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Suites of heavy-mineral samples from the Upper Cretaceous sediments and Recent littoral sediments of the eastern Gulf coastal plain have been analyzed by X-ray diffraction techniques and conventional optical methods. Initial results indicate that X-ray diffraction can be used as a routine, rapid, and supplementary method of analysis for large numbers of heavy-mineral samples. Distinctive patterns for specific mineral suites are produced and meaningful associations are thereby determined, from which smaller numbers of samples are selected for detailed, conventional, optical analysis. Detailed identification and quantification of individual mineral elements in each of the irradiated samples are not the immediate purposes, but are possible.
Techniques have been developed to yield reproducible results and to overcome some of the problems inherent to the X-ray diffraction analysis of small, highly cleavable, and high iron content mineral samples. This technique requires uniform grinding of samples to less than 4 microns and the randomly oriented mounting of the particles in an X-ray transparent medium. Variables important to reproductibility and interpretation of data produced by this technique have been studied and their effects determined. These variables include mineral composition, texture of original sample, superimposition of peak positions, size of sample, grinding, orientation of mounted grains, mounting media, and irradiation variables.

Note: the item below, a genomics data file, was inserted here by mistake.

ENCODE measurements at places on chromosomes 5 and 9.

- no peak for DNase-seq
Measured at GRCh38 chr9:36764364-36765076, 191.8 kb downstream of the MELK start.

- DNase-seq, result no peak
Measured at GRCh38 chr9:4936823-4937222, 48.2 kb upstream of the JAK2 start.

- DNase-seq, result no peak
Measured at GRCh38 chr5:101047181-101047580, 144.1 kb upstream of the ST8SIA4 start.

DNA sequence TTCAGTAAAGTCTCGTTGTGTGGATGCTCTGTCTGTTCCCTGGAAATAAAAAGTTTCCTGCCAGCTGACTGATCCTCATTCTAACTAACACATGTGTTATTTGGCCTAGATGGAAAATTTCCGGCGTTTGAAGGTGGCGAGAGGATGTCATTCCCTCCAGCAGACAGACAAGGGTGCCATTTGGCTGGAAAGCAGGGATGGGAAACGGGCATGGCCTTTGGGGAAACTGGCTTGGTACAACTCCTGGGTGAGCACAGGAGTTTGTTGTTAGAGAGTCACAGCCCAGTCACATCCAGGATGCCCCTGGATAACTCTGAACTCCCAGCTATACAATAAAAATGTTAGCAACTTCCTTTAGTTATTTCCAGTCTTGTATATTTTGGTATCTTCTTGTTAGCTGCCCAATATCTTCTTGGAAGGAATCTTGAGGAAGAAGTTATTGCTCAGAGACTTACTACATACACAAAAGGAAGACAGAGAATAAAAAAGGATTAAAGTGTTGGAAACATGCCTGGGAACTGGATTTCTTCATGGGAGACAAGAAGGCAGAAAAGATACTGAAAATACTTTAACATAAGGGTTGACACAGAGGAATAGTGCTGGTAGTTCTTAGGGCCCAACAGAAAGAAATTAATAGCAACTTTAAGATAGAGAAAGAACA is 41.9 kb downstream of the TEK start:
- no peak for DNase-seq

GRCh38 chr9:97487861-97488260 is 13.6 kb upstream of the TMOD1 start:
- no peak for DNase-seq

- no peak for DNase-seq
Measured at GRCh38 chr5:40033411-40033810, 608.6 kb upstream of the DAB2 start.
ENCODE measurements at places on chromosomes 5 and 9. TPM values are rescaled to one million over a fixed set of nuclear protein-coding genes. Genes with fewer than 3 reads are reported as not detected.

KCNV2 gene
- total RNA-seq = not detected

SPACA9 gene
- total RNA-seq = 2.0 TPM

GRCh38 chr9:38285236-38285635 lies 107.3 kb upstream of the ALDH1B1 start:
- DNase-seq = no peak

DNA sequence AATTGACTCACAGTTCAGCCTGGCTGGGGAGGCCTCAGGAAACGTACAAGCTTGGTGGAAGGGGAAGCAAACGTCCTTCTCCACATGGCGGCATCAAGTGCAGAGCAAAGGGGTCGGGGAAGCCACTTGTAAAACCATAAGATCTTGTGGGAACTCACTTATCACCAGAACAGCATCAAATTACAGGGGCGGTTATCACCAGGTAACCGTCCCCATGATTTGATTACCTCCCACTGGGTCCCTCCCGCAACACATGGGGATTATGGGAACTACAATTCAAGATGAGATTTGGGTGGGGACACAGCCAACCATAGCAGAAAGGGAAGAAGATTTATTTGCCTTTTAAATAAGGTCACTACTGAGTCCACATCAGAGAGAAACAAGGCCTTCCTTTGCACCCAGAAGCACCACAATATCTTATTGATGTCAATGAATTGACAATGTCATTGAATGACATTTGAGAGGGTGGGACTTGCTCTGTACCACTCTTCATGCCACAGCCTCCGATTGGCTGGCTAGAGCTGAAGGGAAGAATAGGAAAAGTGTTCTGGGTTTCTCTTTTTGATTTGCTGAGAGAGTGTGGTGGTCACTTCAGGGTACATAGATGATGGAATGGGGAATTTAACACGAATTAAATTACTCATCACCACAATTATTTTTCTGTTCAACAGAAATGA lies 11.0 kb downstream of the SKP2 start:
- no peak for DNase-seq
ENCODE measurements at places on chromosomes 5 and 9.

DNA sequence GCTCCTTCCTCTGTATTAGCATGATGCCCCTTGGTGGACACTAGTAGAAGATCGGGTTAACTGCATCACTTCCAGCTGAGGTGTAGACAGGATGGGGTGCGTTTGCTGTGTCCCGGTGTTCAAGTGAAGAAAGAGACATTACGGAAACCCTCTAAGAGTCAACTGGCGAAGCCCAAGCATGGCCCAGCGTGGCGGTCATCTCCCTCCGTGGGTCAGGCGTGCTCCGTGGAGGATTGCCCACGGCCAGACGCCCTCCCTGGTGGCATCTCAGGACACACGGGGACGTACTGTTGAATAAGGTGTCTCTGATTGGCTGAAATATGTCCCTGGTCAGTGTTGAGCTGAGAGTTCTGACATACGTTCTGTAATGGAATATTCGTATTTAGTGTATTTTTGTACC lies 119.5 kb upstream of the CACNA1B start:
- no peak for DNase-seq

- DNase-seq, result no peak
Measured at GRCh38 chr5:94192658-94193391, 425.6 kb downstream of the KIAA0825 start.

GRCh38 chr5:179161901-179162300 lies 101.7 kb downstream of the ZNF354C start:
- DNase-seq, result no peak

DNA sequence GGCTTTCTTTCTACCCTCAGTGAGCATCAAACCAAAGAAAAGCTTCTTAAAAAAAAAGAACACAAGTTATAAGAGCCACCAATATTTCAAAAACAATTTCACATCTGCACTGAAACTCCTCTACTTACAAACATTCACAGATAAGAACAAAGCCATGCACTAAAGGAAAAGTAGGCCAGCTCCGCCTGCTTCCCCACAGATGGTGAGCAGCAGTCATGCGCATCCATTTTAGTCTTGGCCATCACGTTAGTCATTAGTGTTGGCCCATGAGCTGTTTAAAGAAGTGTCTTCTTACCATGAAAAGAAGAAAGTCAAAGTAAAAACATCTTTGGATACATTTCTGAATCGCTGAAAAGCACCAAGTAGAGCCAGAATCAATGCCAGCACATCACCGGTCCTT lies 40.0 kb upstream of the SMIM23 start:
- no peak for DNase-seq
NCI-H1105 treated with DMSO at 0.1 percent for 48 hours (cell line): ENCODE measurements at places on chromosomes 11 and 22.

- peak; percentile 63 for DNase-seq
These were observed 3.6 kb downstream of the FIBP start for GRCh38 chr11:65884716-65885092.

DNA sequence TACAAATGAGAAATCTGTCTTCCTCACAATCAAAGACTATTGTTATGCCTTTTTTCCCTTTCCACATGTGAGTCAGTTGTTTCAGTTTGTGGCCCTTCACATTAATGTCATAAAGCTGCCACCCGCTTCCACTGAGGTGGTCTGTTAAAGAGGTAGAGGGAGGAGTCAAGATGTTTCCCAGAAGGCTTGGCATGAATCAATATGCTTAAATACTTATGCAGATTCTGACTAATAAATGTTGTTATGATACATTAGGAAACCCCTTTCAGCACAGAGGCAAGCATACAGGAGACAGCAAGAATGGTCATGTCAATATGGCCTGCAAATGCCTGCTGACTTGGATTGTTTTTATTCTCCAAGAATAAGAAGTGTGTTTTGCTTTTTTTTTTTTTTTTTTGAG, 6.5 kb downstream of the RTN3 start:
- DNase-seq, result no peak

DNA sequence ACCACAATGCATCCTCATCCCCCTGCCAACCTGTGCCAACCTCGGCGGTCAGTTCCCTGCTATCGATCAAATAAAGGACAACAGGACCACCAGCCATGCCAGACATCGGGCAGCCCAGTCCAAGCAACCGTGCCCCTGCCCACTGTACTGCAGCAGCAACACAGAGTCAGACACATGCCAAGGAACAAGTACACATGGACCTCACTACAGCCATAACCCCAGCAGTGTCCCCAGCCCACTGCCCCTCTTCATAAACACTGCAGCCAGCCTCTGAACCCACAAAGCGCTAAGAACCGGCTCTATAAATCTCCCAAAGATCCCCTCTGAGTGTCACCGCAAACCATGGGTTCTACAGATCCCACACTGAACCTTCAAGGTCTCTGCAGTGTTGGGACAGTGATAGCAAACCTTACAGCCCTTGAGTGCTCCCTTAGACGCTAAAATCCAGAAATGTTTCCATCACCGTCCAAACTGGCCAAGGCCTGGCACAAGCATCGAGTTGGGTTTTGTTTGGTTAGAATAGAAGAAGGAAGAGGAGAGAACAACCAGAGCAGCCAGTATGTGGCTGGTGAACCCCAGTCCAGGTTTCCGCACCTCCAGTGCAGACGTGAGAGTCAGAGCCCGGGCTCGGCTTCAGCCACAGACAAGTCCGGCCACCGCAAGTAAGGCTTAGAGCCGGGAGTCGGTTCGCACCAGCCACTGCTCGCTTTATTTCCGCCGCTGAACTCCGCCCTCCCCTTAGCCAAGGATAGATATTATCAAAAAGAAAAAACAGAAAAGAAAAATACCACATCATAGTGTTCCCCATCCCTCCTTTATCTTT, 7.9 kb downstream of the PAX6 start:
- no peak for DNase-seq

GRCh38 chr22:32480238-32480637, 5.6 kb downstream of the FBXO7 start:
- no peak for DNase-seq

Heavy-mineral samples from the Upper Cretaceous sediments in the eastern Gulf coastal region can be separated readily into several distinctive X-ray diffraction-pattern associations that are identical with associations determined by detailed and time-consuming optical analysis.
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